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Embracing Fitness as a Training Ground for Building Better Character

Pain hurts. Struggle can be agonizing. Completing a project that is mentally or physically challenging can feel tedious and uncomfortable.

So, we avoid. We put things off. Procrastinate. Hire the hard work out to someone better suited than us. We stuff down our pain instead of opting for healing because it feels easier.

 

And even though we feel weak, ashamed, and like a complete fraud when we quit or avoid hard things, we keep trudging down the same path.

 

Some of us spend our whole lives avoiding struggle. We parent our children from the sole motivation of keeping them from heartbreak and pain. And we live our lives from the same goal.

 

And then we wish. We wish we had done the thing we always said we’d do. We wish we knew how to build this or play that. We wish we were more successful, healthier, stronger, better at relationships. We wish.

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All the influential and inspiring people in the world tell us the same thing. Embrace fear. Get comfortable with the uncomfortable. The clichés ring in our ears like church bells at noon, but we know we’ll dismiss them as soon as we encounter a difficult situation. They’re right, we’re sure. But comfort is addicting.

 

What we don’t know, is that running toward pain and struggle and fear and discomfort isn’t just for accomplishing BIG dreams and finally checking that incredible thing off our bucket list. Nope. It’s necessary just to become better people than we are today. Right now.

 

To move forward at all, we have encounter at least some discomfort. It’s essential. We are either facing something hard head on, or we are stagnant in our character. It’s how life works. We are overcomers or we are succumbers.

 

It’s so daunting though, right? Facing the hurt and adversity in our path in order to become ourself. The real, whole, self we always wanted to be.

What if there was a practicing ground for doing hard things? A less daunting place for risking a little embarrassment in order to become more complete, more generous, more loving, and more alive versions of ourselves?

 

Fitness is that place for me. I get to choose everyday between comfort and struggle. Excuses and integrity. Shame and courage. Jealousy and generosity. Succumbing and overcoming.

 

Does that sound a little off-base? A little too small and easy? Well, hear me out.

 

I am an introvert to the core. I like to be home with coffee and quiet, and most days when I drop my kids off at school, I think to myself that the easy, comfortable thing to do would be to go home and drink my coffee in peace, read a book, or stroll around Target alone.IMG_2190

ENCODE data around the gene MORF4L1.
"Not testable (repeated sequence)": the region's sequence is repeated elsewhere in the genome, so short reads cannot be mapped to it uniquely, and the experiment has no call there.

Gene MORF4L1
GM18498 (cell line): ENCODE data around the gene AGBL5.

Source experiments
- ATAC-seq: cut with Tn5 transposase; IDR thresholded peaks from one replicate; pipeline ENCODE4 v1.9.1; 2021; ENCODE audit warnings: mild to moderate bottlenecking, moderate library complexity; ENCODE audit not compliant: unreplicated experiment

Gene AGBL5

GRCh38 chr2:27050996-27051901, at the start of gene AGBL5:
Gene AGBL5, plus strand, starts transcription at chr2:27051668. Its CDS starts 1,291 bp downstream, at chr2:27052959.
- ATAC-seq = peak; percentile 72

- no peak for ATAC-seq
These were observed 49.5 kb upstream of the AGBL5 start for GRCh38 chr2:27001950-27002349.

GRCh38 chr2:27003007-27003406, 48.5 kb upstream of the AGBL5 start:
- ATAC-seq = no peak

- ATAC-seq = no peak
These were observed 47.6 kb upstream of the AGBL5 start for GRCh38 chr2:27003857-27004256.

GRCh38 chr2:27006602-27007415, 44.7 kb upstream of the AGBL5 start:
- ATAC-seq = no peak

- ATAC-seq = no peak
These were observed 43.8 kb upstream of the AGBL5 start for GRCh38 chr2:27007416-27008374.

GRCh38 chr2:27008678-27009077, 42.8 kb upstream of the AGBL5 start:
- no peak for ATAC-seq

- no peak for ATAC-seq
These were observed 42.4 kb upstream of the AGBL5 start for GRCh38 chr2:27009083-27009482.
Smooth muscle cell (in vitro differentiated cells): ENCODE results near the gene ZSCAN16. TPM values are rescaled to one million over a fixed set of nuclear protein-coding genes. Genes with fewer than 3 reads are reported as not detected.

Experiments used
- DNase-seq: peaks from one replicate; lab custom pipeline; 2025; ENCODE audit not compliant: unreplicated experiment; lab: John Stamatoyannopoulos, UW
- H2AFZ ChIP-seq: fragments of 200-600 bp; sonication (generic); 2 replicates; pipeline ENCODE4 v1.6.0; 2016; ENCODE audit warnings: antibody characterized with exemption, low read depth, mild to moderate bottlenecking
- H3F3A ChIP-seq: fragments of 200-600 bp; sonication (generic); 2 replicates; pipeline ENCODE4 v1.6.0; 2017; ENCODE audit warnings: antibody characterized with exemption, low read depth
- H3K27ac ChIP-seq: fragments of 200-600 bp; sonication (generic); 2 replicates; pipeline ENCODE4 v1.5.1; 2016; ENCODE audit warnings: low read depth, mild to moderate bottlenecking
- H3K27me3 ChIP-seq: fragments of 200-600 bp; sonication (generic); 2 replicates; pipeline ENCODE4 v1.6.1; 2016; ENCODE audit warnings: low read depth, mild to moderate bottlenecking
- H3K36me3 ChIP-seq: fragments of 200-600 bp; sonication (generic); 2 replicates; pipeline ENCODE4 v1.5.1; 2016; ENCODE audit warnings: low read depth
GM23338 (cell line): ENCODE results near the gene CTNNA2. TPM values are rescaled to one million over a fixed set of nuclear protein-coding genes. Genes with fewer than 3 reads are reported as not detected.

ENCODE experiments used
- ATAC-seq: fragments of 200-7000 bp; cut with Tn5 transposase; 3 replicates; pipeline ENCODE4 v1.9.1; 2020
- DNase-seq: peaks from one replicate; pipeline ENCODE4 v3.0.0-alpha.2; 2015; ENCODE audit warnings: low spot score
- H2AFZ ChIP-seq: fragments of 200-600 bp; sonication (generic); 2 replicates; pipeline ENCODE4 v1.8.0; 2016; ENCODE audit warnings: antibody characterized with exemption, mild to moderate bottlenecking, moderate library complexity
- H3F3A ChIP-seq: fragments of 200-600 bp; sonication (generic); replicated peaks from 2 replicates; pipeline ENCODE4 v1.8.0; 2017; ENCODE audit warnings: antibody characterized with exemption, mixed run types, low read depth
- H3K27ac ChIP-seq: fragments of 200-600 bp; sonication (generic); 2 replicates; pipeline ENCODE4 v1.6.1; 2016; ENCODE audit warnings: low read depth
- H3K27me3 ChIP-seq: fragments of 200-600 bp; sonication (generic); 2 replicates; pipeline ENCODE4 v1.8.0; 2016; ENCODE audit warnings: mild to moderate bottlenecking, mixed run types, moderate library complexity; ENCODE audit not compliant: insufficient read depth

But, I have a choice to make. This is my prime time to take care of my body. I know if I don’t do it then, I will struggle to find time to do it later. So, I am cultivating a practice of embracing something that feels a little like a struggle some days to do the better thing. The thing that will bring me more benefit.

 

See, I know I am a better mother and wife and person when I take time to exercise my body AND I always feel really good when I finish my workout, physically and mentally. Of course, I take time to rest and read and enjoy quiet time regularly, but that is not a healthy habit for me to embrace every morning at the sacrifice of moving my body, so I have to risk discomfort to build my character and my health.

 

Now that I have been committed to this practice for a while, I have found it easier to do the other things that I used to put off and make healthy choices in other areas of my life. I will have the hard conversation with a loved one now because I know it leads to a better relationship. I know a messy house causes me stress, so now I fold the laundry instead of watching television. I call on a friend when I’m struggling emotionally instead of isolating, even though going inward feels more comfortable to me.

 

Do you see where I’m going with this? Using fitness as a training ground for life may sound silly and inconsequential, but it has made a real impact in my life. I know what it says about my character when I plan to do 5 sets of squats, but quit after 4 because I’m tired or it sounds too hard today. And I am taking that lesson into the rest of my life. I will play with my kids for 20 minutes instead of 5 because I know what that means to them and says about me.

 

When I feel jealous of another woman at the gym because she is leaner or stronger than me, I can choose to go home and pick her apart in my head or to my husband OR I can choose to notice my jealousy, go to her, and give her a compliment.

 

So, I aim for the latter. I am an introvert who approaches strangers in the gym to give

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them